This interview is published in Domus 1079, on newsstands in May 2023.
Could our focus on “the haptic realm” in this issue of Domus characterise material and detail in your work?
In a world with rapidly evolving technology and artificial intelligence, we see architecture as the counterweight to the weightless, intangible and volatile digital world. Most of us were born with complex sensory systems through which we make sense of the world. The sensory signals are intricately linked to our emotions and invoke memories of the past or imagination for the future. It is precisely these innate abilities that make us feel alive and distinguishable from AI. Along the way, at Open, we have always been trying to create architecture that can communicate with people viscerally and emotionally, architecture that can awaken people’s senses from multiple dimensions and can touch people’s emotions and inner consciousness. After all, architecture is made for bodies and minds, not for cameras and the internet.
What do you think is haptic time? How do you think about space? Could you imagine haptic space?
We have been really fascinated by the intricately intertwined and seemingly endless flow of time and space in Chinese landscape drawings, especially those of the latter half of the Song dynasty. There were always multiple threads of time (also narratives) going in parallel, or intersecting or overlapping. Current time right here, lost time alive in memory, imagined time yet to come, this place and that there, spaces continuously unfolding with time, all these weave together into endless cycles of time and space with no beginning and no ending. Suzhou is a very unique city in many ways, not least of which is its montage of myriad times and spaces: ancient and contemporary, slow and hectic, poetic and brutal, all exist concurrently and challenge the elasticity of our imagination. Maybe here, our architecture can be a time machine, like a Chinese landscape drawing. Imprinted with the dancing shadow of the tree leaves and branches, the white board-formed concrete invites you to touch, immediately on the fingertip, the warmth of autumn and the wooden grain; but don’t you also sense the white plastered wall of the ancient Suzhou gardens? The refracted light from the round skylight casts an elliptical bright spot that slowly moves across the floor and climbs the wall. The colour of the light changes with the passing of time. Time is the moving light. Through the huge opening on the solid wall of the bamboo terrace, the outward gaze meets the ruthlessly mundane urban development cropping up everywhere. Turning around and through the colonnade of the covered walkways, the inward gazes move freely from the apricot trees in the spring garden to the quietly bubbling pond of the summer garden, to the colourful ebony trees in the autumn garden, and to the tiny jumping birds on the grass of the winter garden in the distance. Spaces unfold in time, the jump-cuts among different speeds and dimensions, the intertwined haptic time and space.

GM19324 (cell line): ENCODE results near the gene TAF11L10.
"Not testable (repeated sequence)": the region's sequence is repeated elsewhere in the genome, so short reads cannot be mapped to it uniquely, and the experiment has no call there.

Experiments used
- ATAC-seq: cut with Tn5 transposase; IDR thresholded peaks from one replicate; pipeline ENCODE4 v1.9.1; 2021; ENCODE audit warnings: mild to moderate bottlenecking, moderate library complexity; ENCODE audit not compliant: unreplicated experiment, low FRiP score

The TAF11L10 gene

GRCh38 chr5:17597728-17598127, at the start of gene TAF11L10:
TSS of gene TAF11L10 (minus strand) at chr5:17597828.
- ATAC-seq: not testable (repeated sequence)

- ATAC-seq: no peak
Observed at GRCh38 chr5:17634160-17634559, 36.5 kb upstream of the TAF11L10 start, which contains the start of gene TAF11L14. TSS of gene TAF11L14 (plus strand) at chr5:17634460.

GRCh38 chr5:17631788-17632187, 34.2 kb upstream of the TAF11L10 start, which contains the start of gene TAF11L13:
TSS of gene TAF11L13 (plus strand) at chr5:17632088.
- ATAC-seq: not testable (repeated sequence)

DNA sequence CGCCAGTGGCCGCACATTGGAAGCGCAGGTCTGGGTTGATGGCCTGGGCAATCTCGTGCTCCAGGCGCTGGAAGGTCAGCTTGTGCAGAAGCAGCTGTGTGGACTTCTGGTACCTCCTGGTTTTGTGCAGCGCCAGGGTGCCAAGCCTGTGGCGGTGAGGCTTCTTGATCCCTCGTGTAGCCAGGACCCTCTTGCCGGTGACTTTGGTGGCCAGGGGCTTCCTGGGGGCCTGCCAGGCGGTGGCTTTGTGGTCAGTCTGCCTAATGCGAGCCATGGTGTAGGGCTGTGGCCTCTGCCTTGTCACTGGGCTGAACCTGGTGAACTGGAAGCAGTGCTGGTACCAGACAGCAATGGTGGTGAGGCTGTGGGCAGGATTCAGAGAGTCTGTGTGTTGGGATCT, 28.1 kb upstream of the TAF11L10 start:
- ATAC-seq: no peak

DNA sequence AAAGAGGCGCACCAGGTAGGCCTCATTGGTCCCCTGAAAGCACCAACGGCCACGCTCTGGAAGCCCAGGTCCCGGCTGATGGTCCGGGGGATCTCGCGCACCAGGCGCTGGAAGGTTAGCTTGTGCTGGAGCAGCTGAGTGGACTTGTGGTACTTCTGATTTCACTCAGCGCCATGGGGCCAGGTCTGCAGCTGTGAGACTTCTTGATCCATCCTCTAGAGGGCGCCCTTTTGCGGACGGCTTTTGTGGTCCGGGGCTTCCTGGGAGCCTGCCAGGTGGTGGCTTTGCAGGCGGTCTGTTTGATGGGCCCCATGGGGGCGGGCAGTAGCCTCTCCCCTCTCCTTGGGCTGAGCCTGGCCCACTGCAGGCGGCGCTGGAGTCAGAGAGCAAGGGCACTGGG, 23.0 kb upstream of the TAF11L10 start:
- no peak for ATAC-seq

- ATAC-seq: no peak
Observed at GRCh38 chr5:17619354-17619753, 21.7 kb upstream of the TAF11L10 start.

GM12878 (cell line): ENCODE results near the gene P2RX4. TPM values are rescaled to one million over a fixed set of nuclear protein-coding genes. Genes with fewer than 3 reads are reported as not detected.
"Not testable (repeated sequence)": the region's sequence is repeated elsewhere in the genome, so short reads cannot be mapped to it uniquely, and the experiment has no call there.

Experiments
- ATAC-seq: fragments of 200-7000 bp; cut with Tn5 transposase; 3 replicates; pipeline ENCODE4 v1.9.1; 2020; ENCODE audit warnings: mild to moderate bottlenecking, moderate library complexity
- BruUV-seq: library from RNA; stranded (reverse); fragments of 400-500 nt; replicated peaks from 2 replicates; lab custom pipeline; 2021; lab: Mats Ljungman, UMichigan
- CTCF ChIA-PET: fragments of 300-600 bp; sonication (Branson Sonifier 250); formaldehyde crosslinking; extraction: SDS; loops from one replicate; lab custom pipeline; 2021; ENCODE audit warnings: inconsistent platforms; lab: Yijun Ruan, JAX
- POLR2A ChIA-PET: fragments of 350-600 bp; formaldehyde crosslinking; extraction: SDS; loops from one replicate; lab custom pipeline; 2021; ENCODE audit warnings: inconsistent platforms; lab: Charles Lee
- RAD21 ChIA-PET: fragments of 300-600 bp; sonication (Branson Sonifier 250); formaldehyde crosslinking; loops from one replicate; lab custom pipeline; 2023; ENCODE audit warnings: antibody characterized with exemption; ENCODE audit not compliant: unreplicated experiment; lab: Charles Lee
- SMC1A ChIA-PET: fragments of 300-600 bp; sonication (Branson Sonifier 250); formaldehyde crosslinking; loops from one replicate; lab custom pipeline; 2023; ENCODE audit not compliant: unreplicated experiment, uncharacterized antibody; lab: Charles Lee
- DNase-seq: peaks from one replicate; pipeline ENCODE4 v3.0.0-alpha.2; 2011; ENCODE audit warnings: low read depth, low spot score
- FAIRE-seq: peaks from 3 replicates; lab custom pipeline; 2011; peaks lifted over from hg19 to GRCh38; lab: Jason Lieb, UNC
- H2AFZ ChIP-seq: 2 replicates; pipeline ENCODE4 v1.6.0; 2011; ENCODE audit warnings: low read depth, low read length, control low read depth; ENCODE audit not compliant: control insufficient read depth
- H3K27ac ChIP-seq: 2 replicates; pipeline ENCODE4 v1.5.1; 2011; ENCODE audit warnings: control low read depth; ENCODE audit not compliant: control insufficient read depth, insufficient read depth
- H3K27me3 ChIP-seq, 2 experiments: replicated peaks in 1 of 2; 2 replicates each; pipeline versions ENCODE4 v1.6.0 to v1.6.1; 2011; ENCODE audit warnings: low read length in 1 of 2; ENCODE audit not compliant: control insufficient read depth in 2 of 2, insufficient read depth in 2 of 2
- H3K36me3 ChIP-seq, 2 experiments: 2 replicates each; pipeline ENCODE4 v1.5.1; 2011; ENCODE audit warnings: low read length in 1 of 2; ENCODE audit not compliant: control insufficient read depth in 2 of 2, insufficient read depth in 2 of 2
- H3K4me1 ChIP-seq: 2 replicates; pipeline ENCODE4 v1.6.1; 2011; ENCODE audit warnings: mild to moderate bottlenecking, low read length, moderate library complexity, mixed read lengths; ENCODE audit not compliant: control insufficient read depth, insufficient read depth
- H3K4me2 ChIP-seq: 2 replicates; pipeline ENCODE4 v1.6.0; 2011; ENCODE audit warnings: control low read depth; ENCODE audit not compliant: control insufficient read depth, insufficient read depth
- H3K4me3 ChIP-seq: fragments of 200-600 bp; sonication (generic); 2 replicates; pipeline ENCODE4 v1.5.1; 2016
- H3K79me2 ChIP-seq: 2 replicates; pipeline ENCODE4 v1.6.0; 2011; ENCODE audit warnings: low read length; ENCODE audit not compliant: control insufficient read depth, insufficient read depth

All photos courtesy Open Architecture
- Shanfeng Academy. Cultural and Sports Centre at Mountain Kingston Bilingual School Suzhou
- Project architects:
- Li Hu, Huang Wenjing
- Design team:
- Shi Bingjie, Daijiro Nakayama, Jia Ke, Ye Qing, Fan Jianglong (on site), Giovanni Zorzi, Huang Zetian, Wang Fengya, Shou Chengbin, Crystal Kwan, Lu Di, Tang Ziqiao, Jia Han, Cai Zhuoqun, Chen Ruipeng
- Local architect:
- Tongji Architectural Design (Group)
- Lighting design:
- Gradient Lighting Design
- Theatre and acoustic consultant:
- JH Theatre Architecture Design Consulting Company
- Landscape design:
- Open Architecture + Z’scape
- Mountain Education Group